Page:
I went fishing with the late Bruce Foster of River Falls for many years. He was a fish magnet and he taught me how to catch bluegills, steelhead and salmon. We made trips to Alaska and shipped home coolers full of fish. Bruce enjoyed feeding fish to the multitudes.
We would return from Lake Wapogasset with a limit of bluegills, clean them and set up an impromptu fish fry behind Johnnie’s Bar or bring cardboard beer flats of fried fish on newspaper from Bruce’s shop behind Lund’s Hardware across Main Street to Emma’s Bar. There, with a bit of cocktail sauce, the fish would quickly disappear.
When the fishing season opener came around on the first Saturday in May, Bruce would host a fish fry/potluck lunch at Glen Park in River Falls. There was a table with “bragging fish: of the day, most caught by Bruce. He once displayed an 18-inch brook trout caught from the South Fork under the Swinging Bridge. We had a series of old Coleman gas grills going, each with a couple cast iron pans for frying fish. We fed out fish from our freezers to get a start on the new fishing season.
Here at our winter home in Cedar Key, Florida, we’ve had a bit of a dilemma. Last year at this time, the City Commission decided to close the city to all but residents and essential workers to protect against the COVID-19 virus. With a roadblock on the highway and restaurants serving only take-out food, there were no tourists and the place was eerily quiet. Friends and relatives couldn’t come to visit us here in Cedar Key, so we had lots of extra fish.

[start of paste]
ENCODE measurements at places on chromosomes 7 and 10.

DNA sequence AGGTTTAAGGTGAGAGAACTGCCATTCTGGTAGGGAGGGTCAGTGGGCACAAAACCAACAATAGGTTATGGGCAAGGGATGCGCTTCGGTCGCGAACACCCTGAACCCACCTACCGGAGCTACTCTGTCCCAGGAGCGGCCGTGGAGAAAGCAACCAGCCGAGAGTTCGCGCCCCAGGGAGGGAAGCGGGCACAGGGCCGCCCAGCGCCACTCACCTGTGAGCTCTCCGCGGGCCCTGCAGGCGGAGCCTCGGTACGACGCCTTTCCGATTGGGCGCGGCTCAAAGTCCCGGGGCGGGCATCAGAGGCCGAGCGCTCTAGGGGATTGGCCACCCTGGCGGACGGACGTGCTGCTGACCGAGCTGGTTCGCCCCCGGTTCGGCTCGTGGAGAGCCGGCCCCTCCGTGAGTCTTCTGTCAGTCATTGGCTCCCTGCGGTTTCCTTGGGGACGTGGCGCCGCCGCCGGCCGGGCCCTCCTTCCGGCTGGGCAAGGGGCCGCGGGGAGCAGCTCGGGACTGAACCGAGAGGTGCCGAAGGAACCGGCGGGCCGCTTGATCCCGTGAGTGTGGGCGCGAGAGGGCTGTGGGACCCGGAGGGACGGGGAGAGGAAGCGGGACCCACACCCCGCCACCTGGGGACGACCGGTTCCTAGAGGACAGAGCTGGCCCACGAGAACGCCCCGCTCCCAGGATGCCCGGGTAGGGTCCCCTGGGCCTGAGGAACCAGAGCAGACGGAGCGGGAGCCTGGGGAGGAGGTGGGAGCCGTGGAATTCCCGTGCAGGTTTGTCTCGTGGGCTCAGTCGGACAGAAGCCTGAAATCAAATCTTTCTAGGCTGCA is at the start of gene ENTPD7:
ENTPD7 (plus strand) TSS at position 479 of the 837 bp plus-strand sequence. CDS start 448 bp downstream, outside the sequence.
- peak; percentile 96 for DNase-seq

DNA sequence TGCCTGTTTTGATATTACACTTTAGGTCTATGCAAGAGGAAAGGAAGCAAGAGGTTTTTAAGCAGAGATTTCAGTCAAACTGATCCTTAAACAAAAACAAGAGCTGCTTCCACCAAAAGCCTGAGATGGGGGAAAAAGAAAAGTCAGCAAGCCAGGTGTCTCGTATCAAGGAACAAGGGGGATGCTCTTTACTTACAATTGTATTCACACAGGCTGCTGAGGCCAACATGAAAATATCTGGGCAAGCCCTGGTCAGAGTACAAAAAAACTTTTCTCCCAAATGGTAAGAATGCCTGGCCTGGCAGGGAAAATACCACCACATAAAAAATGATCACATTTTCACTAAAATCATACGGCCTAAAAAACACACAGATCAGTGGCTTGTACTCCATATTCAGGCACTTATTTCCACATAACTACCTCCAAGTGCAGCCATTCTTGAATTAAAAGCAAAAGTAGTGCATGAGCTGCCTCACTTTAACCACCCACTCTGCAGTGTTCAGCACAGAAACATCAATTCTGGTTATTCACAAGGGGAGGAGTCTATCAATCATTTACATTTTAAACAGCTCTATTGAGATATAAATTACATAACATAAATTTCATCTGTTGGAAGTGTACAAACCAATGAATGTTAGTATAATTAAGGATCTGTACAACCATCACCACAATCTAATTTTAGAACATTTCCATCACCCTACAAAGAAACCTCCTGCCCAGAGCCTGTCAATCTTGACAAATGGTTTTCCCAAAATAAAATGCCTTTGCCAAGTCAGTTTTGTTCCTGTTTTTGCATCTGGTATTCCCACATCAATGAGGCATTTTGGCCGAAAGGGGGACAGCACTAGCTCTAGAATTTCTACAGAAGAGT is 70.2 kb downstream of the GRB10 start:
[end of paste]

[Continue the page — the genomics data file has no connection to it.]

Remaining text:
With only clammers and residents using the city boat landing, it was easy for us to launch our boat and park our truck and trailer. It was quiet around the islands and out in the Gulf with few sport fishing boats out there.
Our friend Jennie was one of those good people who cooked and delivered meals for older folks during the closure. Jennie welcomed freshly cleaned fish fillets that we caught and cooked blue crabs that I trapped. I often stopped by Jennie’s to drop off fish because we didn’t have visitors and Carol and I could only eat so much.
This year, we and some of our over-65-year-old friends were among the first to receive COVID-19 vaccine shots here in Florida. We have had some visitors and were able to cook some fish dinners for friends at our house. I saved some redfish heads for Jennie, who is making a big pot of fish stew for some visitors she expects from Wisconsin. She boils the heads, removes the bones and makes a stew that includes potatoes, carrots and even olives.
We have been eating redfish, flounder, sheepshead, white grunts, Atlantic croaker, sea bass, Spanish mackerel and pompano. Pompano are strong silver fish with firm white meat that really needs no seasoning because it tastes so good. We have baked redfish piccata, and grilled redfish “on the half shell” (fillets with the skin and scales still on). We had friends over for a fish “taste-off” with fried sheepshead, white grunts, sea bass, and yellow perch fillets from Wisconsin. The fillets were all dipped in egg, dredged in fish fry breading and bread crumbs and fried to golden brown. All were acclaimed to be good with sheepshead taking the prize.
Carol brined and then slowly smoked some mackerel fillets on the grill and then made mackerel dip. That was a treat for lunch on a cruise on the Lower Suwannee River. We look forward to catching some big king mackerel and smoking mackerel steaks.
We will return to our Wisconsin home in May with some frozen fish to cook up for our friends who should be able to visit again and enjoy a fish dinner.